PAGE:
Johan Carl Christian Petersen, a Danish Greenlander adventurer, was born June 28, 1813. Petersen served as interpreter on several Arctic voyages of the 1850’s, including William Penny’s search for the missing Franklin expedition in 1850-51, and Elisha Kane’s second voyage of 1853-55. This probably gave Petersen the credentials to be invited aboard the Fox when Francis M’Clintock set out on his own search for Franklin in 1857. M’Clintock was the one who discovered the fate of the Franklin expedition, finding documents that attested to Franklin’s death and the abandonment of the two ships. M ‘Clintock’s narrative of the voyage of the Fox was thus highly anticipated–so much so that Mudie’s Lending Library negotiated to secure 3000 copies of M’Clintock’s book before it was even printed. Petersen seems to have concluded that in such a market, there was room for his own narrative, even though he was just an interpreter, and so in 1860, he published Den Sidste Franklin-Expedition med “Fox” (The Last Franklin Expedition with the “Fox”).
The text of Petersen’s book is of great interest because of its different point of view, but we are going to focus today on the images. Petersen apparently had access to M’Clintock’s drawings, for Petersen’s book has many of the exact same images, except that Petersen’s illustrations are tinted lithographs, whereas those of M’Clintock were wood engravings. So in comparing the two books, we have the rare opportunity to see what difference the medium makes in conveying the message. We show above three of Peterson’s lithographs: a detail of a funeral in the ice with a paraselene in the sky (first image); the Fox amidst some ice floes (third image); and an Inuit village set against a glacier (fifth image). Right next to each is the corresponding wood engraving from M’Clintock’s narrative (second, fourth, and sixth images). Petersen may have been just a hired hand on board the Fox, but he certainly outshone his commander in his visual style.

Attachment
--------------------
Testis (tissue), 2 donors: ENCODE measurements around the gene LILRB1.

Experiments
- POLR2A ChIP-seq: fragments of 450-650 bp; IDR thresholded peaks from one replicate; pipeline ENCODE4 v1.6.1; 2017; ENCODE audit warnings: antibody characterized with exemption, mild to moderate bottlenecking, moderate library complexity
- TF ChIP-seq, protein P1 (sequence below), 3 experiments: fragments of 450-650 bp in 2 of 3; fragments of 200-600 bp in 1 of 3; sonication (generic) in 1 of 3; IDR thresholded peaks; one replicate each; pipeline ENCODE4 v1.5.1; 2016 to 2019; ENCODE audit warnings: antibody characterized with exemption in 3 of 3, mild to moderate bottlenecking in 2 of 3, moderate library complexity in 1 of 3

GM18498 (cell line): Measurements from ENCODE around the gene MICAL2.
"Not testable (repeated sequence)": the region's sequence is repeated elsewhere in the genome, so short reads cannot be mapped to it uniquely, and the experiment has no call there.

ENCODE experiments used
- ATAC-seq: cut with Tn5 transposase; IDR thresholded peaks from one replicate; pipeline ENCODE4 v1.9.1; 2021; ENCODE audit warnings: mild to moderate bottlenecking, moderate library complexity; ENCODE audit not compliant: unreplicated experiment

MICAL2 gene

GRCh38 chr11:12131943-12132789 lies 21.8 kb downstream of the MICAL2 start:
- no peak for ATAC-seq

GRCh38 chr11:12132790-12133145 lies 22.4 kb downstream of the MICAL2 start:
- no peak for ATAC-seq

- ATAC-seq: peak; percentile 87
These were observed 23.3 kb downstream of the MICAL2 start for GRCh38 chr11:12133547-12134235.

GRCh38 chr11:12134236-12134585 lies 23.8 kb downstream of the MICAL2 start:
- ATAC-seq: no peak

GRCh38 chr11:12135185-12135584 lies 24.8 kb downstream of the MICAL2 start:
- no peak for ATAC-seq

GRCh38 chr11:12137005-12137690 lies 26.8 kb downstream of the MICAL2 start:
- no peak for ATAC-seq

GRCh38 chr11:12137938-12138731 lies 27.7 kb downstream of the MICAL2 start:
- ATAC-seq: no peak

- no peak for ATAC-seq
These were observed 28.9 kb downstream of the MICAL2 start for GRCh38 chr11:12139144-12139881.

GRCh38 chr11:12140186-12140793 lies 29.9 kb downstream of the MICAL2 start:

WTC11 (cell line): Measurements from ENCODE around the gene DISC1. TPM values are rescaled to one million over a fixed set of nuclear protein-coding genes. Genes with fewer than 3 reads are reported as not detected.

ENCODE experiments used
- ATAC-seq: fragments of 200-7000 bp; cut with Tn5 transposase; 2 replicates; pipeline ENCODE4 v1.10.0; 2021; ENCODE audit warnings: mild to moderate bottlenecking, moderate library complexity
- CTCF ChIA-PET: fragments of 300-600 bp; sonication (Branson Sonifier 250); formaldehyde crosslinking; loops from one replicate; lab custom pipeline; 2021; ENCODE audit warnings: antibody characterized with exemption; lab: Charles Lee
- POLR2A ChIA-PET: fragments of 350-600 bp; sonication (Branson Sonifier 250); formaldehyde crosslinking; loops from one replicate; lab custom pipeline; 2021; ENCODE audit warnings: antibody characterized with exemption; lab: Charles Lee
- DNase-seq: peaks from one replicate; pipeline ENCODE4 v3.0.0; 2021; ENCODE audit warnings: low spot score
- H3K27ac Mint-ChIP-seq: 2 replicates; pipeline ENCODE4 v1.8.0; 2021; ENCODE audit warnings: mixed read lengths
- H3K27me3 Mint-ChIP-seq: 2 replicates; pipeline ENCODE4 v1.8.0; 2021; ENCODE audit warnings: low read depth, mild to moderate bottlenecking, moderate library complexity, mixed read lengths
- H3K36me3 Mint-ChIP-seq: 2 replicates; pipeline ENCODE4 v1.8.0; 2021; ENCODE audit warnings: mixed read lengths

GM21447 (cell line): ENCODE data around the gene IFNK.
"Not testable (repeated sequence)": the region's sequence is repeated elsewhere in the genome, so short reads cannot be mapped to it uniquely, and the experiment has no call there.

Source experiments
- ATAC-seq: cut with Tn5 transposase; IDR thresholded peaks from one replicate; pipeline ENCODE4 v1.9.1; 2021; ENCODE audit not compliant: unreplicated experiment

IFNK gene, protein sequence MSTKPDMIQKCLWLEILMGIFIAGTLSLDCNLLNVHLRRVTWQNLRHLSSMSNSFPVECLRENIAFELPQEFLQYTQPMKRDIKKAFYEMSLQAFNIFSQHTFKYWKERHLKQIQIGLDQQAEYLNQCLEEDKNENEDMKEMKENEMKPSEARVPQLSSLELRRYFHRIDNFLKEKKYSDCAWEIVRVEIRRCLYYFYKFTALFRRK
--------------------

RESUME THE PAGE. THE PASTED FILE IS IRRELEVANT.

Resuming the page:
In 2013, Greenland honored Petersen with a postage stamp (seventh image); the view on the stamp of a sledge team was taken from another lithograph in Petersen’s narrative. We showed that image in our 2008 exhibition, Ice: A Victorian Romance.
Dr. William B. Ashworth, Jr., Consultant for the History of Science, Linda Hall Library and Associate Professor, Department of History, University of Missouri-Kansas City. Comments or corrections are welcome; please direct to email@example.com.